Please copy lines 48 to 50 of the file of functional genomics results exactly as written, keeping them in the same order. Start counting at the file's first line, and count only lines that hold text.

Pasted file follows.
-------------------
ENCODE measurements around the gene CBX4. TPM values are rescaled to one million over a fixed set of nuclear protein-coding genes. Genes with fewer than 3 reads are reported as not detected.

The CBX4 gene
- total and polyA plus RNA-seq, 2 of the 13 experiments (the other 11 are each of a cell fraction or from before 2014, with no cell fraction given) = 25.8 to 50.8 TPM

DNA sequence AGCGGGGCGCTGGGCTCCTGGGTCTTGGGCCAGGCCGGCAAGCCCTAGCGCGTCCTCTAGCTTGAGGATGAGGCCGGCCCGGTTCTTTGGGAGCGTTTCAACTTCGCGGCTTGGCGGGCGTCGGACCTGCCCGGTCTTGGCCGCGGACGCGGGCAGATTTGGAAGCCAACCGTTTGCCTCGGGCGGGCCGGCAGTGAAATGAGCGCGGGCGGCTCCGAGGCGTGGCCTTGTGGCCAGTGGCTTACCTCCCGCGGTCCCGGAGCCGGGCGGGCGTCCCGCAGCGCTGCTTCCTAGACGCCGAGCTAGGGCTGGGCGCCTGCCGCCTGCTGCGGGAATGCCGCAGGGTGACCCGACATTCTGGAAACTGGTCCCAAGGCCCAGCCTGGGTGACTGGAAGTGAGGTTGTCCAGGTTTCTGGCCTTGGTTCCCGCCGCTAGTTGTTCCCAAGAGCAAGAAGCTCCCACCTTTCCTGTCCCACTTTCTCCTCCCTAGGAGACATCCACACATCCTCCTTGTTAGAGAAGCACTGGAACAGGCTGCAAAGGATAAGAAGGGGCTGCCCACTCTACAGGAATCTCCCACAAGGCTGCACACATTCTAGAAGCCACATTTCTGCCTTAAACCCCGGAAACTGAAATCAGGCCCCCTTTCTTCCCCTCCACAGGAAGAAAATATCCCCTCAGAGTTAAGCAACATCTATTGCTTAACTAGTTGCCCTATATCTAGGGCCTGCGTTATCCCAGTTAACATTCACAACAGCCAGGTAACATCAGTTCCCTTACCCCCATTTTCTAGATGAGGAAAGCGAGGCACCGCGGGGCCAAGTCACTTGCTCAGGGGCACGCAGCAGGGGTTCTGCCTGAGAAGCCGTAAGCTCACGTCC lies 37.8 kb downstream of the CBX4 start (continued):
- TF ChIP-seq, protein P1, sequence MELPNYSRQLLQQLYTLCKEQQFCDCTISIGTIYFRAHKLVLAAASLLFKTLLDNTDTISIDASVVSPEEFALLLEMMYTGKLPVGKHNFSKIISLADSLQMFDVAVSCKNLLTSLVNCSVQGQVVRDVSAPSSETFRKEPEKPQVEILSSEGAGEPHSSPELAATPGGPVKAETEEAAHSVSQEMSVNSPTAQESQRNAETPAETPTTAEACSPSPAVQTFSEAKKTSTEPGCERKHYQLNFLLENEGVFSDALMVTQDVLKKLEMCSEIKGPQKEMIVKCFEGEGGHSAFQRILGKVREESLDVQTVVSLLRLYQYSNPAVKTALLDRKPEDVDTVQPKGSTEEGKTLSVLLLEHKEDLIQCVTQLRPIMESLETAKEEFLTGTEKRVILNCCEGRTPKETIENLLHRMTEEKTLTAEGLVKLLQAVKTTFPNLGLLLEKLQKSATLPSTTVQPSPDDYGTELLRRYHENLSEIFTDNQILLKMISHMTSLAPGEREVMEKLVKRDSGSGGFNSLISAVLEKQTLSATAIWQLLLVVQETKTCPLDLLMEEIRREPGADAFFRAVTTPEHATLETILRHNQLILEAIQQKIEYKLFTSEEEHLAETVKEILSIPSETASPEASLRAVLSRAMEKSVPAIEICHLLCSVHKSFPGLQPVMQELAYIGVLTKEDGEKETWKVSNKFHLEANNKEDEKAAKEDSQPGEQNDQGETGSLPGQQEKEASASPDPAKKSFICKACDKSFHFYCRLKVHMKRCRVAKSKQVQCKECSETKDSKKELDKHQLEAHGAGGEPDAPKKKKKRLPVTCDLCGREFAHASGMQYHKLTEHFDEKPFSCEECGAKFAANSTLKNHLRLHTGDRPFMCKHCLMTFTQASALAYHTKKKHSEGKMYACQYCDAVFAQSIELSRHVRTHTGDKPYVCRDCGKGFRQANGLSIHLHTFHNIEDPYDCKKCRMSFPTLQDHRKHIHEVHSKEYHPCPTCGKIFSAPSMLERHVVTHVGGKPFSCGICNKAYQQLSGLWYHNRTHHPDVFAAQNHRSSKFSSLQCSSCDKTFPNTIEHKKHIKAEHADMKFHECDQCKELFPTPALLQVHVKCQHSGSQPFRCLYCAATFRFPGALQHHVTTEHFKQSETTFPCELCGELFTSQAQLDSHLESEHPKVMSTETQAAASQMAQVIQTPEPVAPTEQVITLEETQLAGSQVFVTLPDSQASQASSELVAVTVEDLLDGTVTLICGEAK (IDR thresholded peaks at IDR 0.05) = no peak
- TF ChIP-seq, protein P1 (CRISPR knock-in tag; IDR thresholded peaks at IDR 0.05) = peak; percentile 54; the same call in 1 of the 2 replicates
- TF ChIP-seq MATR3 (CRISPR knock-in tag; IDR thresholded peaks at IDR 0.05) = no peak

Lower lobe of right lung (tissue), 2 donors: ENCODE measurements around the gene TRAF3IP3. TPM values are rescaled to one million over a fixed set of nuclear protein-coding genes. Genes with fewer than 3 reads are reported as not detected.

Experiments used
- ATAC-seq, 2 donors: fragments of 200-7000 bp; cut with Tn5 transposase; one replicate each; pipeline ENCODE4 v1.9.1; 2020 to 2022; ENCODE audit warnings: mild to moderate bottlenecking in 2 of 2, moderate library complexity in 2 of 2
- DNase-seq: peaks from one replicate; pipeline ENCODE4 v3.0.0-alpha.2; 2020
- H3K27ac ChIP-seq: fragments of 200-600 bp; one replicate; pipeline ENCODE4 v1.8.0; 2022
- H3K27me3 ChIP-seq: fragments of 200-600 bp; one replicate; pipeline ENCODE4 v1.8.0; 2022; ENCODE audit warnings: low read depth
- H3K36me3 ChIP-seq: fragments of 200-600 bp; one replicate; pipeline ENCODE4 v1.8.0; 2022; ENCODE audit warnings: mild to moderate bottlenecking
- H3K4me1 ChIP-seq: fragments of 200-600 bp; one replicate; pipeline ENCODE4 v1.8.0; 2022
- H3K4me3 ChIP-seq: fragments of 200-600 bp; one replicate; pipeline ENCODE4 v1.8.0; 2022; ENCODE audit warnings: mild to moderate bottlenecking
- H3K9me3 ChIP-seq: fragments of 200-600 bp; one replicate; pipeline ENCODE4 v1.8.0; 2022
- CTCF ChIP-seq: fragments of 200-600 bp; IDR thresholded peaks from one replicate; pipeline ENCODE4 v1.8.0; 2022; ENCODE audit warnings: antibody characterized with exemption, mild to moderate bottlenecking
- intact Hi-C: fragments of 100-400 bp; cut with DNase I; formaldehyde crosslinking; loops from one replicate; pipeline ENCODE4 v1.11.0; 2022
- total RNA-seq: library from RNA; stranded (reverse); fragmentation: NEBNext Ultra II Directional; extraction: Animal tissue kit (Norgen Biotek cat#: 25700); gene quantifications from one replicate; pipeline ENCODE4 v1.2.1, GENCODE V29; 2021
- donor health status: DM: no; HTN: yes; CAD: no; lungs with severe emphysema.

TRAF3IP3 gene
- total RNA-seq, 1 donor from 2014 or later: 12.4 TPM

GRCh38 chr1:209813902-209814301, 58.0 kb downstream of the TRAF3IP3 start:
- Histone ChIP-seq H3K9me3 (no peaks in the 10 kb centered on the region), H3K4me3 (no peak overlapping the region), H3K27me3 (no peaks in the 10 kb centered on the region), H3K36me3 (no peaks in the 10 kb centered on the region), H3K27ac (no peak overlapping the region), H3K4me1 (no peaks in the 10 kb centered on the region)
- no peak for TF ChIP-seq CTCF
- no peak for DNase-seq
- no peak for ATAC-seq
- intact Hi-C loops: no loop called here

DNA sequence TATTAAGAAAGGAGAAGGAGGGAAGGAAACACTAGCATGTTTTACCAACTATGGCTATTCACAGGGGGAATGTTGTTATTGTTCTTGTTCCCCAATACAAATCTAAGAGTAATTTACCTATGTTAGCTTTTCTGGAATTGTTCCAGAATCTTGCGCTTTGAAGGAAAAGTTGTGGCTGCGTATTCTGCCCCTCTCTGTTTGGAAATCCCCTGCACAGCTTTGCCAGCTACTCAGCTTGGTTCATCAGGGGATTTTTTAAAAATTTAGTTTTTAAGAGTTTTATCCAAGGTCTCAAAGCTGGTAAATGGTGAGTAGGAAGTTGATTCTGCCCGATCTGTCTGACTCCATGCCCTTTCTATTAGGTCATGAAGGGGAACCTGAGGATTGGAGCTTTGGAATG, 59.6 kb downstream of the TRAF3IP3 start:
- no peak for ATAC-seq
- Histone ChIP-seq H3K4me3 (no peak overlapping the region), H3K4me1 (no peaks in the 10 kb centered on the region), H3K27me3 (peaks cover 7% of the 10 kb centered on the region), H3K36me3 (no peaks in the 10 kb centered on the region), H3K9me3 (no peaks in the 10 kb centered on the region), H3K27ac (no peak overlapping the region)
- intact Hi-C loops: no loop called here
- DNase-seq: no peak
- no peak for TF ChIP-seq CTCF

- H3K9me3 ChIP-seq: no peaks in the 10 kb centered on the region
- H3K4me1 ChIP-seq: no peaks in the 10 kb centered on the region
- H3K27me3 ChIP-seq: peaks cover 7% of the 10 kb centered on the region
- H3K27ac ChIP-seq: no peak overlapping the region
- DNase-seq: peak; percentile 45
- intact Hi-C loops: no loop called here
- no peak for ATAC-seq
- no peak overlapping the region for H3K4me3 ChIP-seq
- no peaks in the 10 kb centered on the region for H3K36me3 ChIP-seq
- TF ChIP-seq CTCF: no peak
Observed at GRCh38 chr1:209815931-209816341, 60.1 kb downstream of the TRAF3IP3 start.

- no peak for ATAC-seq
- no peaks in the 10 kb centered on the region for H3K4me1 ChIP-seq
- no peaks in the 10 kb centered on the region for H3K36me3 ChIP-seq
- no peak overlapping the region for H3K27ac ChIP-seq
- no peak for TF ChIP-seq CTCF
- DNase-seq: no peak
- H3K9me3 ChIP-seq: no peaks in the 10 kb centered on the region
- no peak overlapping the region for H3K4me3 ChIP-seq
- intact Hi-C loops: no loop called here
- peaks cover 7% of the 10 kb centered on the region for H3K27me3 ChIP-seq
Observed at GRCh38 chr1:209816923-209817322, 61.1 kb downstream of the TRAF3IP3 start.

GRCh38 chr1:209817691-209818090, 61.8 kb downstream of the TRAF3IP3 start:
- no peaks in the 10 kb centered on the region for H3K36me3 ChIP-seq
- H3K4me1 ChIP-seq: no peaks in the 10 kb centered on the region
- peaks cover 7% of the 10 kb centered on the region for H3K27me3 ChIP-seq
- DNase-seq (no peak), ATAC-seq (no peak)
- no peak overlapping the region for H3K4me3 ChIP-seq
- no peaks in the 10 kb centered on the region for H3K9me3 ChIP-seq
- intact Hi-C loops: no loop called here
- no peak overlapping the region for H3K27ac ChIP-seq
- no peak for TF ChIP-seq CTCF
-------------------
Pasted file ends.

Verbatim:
- no peaks in the 10 kb centered on the region for H3K4me1 ChIP-seq
- no peaks in the 10 kb centered on the region for H3K36me3 ChIP-seq
- no peak overlapping the region for H3K27ac ChIP-seq